Malcolm Layfield, former violin teacher at Chethams School and head of strings at the Royal Northern College of Music (RNCM) has testified at his rape trial at Manchester Crown Court.
He admitted having relationships in the 1980s with students, one as young as 17, and agreed they were highly inappropriate. Asked why, he said: ‘Because the student-teacher relationship should not cross that area, and looking back I feel remorseful and very regretful about them.’
Earlier, the pianist Martin Roscoe, former head of keyboards at the Royal Northern College of Music, testified for the prosecution. Read Helen Pidd’s courtroom report here.
The latest Nielsen Soundscan data are as depressing as ever, with the top classical record clearing just 300 US sales in the past week and the next just 270. For the record, they are Andrea Bocelli and Andre Rieu. More gloom.
But coming up behind, in third and fourth place, are the Detroit Symphony’s self-issued Tchaikovsky cycle and – a new face in the charts – the DG harpsichordist Mahan Esfahani with Time Present and Time Past.
That’s promising, for all sorts of reasons.
We are very sorry to report the death, from ovarian cancer, of the vastly popular Margaret Juntwait, presenter of the Metropolitan Opera’s Saturday Afternoon Radio Broadcasts for the past decade.
Margaret sounded the same, whether on air or off. She was charming, personable, knowledgeable, unpretentious. A former opera singer, she knew her subject inside out and was unfailingly enthusiastic.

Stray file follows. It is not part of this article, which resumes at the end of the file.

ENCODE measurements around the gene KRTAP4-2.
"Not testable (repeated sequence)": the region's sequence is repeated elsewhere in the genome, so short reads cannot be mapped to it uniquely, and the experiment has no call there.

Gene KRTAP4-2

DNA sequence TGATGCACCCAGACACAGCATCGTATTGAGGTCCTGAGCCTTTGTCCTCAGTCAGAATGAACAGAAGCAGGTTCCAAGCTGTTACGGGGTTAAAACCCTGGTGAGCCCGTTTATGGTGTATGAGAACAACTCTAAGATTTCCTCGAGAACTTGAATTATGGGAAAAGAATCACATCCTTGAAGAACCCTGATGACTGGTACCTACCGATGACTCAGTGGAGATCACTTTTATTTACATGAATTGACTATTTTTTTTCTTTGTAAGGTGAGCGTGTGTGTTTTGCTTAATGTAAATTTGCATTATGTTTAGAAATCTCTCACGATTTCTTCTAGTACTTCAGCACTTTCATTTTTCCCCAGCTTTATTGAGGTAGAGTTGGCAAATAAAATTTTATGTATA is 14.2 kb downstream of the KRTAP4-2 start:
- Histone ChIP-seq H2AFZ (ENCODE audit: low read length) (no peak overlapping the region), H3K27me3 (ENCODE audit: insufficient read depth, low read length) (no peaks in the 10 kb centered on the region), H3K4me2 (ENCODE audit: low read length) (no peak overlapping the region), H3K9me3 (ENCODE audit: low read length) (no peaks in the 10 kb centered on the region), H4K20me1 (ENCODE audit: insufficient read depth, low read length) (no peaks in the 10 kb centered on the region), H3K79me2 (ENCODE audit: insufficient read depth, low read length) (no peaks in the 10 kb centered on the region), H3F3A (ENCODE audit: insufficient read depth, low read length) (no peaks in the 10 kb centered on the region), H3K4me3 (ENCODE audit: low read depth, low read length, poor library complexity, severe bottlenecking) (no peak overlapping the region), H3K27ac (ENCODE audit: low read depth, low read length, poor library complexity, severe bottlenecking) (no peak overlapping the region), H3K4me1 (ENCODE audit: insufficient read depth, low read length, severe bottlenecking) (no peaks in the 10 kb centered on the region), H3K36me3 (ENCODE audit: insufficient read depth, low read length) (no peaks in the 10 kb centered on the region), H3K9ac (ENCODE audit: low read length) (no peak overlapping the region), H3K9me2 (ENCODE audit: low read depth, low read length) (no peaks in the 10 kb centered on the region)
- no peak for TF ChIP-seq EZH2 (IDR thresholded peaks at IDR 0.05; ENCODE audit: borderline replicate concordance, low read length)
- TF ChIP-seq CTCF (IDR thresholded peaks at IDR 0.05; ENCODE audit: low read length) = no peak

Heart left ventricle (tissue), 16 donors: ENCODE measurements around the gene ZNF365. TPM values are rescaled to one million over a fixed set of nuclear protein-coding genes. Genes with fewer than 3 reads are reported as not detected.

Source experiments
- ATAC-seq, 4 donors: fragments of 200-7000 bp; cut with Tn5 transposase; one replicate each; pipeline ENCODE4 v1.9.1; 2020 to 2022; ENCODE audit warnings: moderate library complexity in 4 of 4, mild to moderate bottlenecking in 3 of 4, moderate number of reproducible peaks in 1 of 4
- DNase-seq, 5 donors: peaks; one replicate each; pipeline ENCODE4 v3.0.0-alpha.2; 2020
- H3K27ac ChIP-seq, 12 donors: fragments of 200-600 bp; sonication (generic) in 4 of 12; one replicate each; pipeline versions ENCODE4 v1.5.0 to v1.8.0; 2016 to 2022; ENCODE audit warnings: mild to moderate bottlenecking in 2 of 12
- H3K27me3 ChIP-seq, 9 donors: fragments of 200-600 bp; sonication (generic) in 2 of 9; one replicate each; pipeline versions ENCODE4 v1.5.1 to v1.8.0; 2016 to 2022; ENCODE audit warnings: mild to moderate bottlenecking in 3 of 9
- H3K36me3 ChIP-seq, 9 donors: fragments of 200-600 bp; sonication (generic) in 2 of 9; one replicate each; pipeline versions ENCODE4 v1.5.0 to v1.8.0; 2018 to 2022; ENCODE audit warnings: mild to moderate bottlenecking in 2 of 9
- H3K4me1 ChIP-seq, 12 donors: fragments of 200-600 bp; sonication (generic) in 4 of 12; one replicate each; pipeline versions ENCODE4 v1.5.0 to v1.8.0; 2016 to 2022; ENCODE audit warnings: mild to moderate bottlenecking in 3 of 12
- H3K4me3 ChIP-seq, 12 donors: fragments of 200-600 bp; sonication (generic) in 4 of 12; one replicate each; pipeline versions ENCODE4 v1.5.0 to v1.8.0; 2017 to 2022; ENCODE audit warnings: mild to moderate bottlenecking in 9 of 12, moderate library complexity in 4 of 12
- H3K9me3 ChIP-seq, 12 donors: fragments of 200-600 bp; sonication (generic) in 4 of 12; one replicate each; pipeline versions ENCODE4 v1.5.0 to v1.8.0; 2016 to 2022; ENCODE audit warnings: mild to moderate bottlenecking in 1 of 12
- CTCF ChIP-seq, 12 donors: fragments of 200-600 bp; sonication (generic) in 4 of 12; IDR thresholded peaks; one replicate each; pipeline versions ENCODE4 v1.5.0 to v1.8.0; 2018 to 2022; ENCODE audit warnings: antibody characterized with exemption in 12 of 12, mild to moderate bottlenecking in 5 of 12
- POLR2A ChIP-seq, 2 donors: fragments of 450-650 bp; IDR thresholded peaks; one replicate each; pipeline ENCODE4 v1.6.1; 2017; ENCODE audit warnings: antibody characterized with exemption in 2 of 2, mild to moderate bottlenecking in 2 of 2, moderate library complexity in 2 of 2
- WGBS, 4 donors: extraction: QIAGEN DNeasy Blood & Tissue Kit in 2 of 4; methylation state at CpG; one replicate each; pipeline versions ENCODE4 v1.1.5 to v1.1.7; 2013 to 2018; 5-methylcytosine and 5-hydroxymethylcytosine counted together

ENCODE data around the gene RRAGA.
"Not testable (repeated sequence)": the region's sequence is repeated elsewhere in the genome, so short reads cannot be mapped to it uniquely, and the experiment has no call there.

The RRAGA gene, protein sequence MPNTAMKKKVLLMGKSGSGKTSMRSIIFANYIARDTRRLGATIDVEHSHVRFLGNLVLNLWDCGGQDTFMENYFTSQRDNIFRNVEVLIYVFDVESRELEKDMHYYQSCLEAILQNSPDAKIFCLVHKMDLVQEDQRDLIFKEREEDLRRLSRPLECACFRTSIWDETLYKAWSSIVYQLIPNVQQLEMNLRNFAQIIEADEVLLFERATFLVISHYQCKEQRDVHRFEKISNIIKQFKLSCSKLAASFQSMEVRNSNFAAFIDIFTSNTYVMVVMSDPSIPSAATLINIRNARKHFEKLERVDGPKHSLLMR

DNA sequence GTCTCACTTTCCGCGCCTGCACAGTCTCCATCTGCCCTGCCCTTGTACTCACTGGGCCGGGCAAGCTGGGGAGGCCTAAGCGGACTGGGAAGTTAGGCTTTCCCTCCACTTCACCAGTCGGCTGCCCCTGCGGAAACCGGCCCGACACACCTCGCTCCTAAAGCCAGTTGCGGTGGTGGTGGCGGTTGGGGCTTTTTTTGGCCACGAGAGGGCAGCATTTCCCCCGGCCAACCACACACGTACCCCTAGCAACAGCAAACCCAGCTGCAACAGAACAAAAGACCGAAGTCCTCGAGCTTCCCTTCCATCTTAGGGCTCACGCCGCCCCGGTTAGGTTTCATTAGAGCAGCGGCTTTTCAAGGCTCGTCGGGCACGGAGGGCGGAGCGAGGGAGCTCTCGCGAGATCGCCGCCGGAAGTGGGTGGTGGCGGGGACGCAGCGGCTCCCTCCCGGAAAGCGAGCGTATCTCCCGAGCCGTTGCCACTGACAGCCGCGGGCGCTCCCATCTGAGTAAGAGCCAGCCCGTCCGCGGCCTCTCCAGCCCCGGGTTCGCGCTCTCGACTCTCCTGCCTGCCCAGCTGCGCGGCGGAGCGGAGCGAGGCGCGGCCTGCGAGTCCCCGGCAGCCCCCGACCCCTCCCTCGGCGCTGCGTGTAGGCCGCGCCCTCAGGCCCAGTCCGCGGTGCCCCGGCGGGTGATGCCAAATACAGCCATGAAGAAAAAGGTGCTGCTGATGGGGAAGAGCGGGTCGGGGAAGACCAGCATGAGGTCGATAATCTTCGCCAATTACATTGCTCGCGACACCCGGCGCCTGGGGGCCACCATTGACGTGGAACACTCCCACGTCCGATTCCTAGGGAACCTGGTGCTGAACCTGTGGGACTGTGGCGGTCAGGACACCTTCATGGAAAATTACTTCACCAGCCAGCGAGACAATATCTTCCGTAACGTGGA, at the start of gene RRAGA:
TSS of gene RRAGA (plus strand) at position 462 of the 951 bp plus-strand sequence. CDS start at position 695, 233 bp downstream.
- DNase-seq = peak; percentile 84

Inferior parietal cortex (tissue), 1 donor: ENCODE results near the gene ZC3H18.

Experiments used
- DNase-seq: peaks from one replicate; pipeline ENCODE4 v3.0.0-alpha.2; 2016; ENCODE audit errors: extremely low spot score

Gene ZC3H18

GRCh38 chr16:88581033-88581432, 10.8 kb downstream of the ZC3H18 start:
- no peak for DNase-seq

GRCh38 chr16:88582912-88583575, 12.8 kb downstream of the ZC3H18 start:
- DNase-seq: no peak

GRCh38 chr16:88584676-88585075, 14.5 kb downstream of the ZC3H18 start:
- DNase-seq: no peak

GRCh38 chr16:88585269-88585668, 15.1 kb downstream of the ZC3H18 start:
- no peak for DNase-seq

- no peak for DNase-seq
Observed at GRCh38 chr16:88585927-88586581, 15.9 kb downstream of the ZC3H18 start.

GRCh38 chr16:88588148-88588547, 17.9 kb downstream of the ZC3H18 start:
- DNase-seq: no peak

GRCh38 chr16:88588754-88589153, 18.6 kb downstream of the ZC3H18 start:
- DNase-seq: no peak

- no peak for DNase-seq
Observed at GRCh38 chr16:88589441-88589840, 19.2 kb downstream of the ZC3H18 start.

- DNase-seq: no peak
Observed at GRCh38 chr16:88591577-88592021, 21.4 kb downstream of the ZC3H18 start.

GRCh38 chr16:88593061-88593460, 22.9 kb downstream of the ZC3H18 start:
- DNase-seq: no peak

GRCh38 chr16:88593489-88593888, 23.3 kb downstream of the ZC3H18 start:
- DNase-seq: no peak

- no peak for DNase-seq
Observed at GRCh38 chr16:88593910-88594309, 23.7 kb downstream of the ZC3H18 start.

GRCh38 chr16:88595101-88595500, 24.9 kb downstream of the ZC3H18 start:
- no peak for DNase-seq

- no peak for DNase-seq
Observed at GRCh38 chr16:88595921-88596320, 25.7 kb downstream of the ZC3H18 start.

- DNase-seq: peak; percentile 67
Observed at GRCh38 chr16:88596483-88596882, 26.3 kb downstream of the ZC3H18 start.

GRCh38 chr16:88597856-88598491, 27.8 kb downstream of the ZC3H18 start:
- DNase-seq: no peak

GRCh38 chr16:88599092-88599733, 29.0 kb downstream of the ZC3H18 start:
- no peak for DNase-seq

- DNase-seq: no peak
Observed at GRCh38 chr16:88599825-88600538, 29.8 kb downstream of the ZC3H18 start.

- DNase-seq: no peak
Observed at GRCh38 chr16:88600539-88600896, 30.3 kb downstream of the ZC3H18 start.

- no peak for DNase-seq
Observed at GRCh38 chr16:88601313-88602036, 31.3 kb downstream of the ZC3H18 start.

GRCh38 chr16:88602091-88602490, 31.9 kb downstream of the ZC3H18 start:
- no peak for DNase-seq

She will be very widely missed and hard to replace. Our sympathies to her family. First appreciation here.
Breaking months of media silence, Myung Whun Chung has told Korean journalists that he intends to file law suits against those who accused him of cheating on his expenses at the Seoul Philharmonic.
Yesterday, an auditor who investigated ten years of the conductor’s expenses cleared him of any wrongdoing. The charge was laid by supporters of a disaffected former manager of the orch.
After his 2015 Edward W. Said London lecture at the Southbank Centre, Daniel Barenboim was asked whether he supported the BDS campaign to boycott and isolate the state of Israel. His reply, which you can watch on video (click here at 19:00), begins with outright support for a boycott, only to equivocate as he develops his position.
Barenboim said: ‘I think the boycott movement BDS is absolutely correct, its perfectly right and necessary with one limitation, one criticism – that it refuses any contact with anything that has to do with Israel. In other words, there is not enough differentiation. I think there are enough people in Israel who think very different from the government. Artists and other people. Writers, certainly. Musicians, certainly. And by making a blind boycott, you deprive yourself of the possibility of making contact with people who disagree with you – a member of the boycott – as much as, equally about the policies of the government.
‘And let us not forget one thing: The Israelis and the Palestinians are blessed or cursed to live either together or side by side, but certainly not back-to-back. And therefore, a boycott that is completely generalised and has no feeling for nuances takes away the possibility of ever imagining a future that will be different from what it is now. It only encourages policies, as we have read in recent days from the foreign minister f Israel, where it is clear that the present government in Israel is not interested in a two-state solution, it is not interested in a one-state solution. It is interested in an exclusively Jewish solution for all the territories, and that is unacceptable.’